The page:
In a report released over the weekend, Facebook COO Sheryl Sandberg detailed a number of steps it’s taking to secure the 2020 elections. The company is banning ads that tell people not to vote and last year banned a range of “misinformation” on voting, including posts that misrepresent when, where or how to vote or threaten violence relating to voting or an election, it said.

The company also plans to introduce a “census interference policy” later this year, in the lead-up to the once-a-decade count of all U.S. residents. The policy will “prohibit misrepresentations of census requirements, methods, or logistics, and census-related misinformation,” the company said in its report.

 

Facebook has also announced the launch of a civil rights task force and election monitoring center “to combat anti-democratic tactics such as voter intimidation and suppression”. This initiative is undergoing a few trial runs elsewhere in the world, yet it is already running into controversy:

It’s clear that Facebook needs help, and this spring, ahead of elections in Taiwan and Europe, the business has made an unprecedented move. Using a third party non-profit, it has opened up its data to 60 outside researchers from 30 academic institutions in 11 different countries.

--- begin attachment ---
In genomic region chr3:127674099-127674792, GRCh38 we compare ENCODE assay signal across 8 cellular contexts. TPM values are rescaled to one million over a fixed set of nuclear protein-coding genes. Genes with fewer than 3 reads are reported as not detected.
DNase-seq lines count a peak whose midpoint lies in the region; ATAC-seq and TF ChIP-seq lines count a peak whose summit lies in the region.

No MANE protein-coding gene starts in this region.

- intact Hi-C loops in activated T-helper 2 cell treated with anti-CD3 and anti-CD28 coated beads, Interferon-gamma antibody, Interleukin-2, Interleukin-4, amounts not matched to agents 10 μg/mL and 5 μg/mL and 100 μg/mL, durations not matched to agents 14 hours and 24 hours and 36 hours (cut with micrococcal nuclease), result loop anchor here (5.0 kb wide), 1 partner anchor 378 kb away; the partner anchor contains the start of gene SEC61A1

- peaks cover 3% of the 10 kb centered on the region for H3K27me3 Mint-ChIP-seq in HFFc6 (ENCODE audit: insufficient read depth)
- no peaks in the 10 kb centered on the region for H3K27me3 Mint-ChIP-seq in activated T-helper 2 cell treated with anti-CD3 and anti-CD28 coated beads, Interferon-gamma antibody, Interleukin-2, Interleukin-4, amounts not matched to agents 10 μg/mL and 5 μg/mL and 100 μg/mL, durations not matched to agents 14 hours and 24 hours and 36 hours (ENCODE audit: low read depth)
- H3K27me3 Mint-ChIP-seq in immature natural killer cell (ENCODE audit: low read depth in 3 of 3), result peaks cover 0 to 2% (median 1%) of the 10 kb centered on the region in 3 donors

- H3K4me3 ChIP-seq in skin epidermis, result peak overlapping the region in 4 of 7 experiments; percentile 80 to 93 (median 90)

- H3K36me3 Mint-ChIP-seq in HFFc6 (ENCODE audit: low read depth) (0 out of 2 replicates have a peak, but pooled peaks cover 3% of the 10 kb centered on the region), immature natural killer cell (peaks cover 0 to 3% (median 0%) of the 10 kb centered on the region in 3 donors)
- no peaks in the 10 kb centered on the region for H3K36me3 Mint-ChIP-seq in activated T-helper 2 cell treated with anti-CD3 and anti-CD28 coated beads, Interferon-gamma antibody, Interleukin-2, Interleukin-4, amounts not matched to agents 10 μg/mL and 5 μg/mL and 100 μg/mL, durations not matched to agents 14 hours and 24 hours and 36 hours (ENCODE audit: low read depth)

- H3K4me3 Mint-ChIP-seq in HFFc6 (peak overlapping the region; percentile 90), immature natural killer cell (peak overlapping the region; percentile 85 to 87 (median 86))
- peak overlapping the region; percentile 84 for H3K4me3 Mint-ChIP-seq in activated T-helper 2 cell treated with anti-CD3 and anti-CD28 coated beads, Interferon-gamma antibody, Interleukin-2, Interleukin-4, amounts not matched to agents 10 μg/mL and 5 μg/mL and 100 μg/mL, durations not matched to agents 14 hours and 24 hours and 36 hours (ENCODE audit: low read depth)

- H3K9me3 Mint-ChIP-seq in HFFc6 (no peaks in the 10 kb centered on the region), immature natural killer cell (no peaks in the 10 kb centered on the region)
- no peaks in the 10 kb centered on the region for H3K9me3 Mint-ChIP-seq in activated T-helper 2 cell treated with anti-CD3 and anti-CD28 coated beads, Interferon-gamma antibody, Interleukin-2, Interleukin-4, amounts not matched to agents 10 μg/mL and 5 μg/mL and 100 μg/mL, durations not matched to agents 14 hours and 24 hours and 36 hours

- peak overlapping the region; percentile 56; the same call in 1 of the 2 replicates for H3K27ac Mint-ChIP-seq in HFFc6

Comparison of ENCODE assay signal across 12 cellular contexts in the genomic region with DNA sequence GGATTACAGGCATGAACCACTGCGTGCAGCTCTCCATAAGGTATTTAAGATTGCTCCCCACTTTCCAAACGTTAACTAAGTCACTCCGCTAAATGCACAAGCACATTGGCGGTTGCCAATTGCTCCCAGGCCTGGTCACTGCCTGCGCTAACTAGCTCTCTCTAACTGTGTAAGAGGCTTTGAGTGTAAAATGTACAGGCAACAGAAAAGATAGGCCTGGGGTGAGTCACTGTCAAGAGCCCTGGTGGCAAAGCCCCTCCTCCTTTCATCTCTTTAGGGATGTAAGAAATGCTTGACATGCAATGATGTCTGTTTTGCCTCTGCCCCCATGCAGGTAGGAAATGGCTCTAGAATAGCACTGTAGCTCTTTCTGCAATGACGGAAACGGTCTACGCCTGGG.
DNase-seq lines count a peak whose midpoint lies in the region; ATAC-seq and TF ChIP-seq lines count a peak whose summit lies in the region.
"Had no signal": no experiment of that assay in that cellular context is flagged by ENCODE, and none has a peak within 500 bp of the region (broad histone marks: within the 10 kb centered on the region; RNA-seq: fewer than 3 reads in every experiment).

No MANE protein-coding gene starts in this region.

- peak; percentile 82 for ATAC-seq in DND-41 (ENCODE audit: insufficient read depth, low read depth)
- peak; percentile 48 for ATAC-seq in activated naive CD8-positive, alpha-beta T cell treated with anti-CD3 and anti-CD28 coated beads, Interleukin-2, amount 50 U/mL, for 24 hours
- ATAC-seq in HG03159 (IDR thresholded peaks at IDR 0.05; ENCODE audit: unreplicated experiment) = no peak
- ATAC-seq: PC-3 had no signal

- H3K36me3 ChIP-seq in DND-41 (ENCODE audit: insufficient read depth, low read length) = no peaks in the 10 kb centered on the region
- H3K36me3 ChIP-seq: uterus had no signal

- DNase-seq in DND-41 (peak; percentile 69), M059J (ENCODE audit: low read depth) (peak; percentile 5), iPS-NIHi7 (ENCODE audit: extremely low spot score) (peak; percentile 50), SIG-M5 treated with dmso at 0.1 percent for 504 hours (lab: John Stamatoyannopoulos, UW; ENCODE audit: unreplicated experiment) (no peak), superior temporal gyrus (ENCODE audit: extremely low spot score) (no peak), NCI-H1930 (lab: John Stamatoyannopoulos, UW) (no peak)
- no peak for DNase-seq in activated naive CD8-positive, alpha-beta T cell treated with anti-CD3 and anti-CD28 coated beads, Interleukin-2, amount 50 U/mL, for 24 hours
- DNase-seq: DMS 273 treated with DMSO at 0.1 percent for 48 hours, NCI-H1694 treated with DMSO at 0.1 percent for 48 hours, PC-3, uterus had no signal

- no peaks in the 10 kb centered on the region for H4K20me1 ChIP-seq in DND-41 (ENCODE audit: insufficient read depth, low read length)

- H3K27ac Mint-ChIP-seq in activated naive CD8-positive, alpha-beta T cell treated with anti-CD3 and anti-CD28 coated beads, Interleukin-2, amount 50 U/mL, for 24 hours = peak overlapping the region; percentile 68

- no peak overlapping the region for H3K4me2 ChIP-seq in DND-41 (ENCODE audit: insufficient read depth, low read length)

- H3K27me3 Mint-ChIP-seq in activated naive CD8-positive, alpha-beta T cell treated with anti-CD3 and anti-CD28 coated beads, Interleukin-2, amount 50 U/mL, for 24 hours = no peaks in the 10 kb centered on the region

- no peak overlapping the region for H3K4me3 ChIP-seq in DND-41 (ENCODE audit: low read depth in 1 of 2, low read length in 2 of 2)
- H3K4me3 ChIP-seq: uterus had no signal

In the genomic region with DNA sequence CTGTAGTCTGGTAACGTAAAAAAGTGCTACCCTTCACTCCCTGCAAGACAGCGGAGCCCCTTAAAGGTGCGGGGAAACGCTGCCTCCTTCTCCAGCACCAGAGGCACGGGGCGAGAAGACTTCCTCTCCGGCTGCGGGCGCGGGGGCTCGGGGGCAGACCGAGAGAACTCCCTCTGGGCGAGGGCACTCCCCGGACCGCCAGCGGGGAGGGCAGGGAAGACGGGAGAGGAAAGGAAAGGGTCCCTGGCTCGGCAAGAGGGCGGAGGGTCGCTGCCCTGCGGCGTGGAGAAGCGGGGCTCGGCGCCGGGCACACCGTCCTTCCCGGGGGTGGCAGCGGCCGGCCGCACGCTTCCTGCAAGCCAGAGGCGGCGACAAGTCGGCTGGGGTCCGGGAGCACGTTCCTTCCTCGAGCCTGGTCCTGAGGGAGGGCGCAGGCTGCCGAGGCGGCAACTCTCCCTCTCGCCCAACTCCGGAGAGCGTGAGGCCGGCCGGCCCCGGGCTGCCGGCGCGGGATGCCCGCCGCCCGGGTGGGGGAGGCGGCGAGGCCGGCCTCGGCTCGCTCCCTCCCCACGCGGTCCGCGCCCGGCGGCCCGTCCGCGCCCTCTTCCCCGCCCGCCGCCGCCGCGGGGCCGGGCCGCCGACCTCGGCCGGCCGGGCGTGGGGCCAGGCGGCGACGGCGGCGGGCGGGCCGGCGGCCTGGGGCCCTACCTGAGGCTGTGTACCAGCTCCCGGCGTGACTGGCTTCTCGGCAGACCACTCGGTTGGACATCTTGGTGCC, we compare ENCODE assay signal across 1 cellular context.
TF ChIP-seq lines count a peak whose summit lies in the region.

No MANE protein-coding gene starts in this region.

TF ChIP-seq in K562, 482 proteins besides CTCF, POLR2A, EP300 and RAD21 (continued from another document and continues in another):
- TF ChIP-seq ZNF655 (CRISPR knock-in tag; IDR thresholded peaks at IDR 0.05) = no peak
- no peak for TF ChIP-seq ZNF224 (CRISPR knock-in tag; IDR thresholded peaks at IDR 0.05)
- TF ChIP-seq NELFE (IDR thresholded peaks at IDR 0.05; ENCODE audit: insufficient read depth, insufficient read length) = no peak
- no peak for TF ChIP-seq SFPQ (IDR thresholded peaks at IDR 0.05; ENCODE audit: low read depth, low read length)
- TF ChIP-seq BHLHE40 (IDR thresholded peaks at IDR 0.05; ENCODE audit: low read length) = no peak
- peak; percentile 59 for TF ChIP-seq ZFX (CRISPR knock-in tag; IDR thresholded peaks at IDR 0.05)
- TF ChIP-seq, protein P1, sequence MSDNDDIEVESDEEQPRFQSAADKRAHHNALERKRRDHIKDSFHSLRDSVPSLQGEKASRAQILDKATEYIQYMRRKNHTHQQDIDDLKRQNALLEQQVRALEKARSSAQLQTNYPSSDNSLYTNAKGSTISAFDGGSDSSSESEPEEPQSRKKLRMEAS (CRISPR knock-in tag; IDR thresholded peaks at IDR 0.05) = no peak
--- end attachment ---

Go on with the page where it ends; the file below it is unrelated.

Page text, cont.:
The crusade is no doubt important, but some of Facebook’s partners have proved a bit questionable. The organization overseeing this particular project is Social Science One, and its founder has gotten in trouble with Facebook before for data harvesting.

One of the funders is also the Charles Koch Foundation, a major financial contributor to climate misinformation.

What’s more, last week Facebook defended its partnership with Check Your Fact, an organization that is known for its ties to white nationalists and is also funded by the Koch brothers.

While it’s admirable that the largest social media platform is taking action on fake news and also attempting some level of transparency, if Facebook continues to align itself with politically motivated organizations and funders, the company’s conclusions might not be trusted by the general public or policy makers.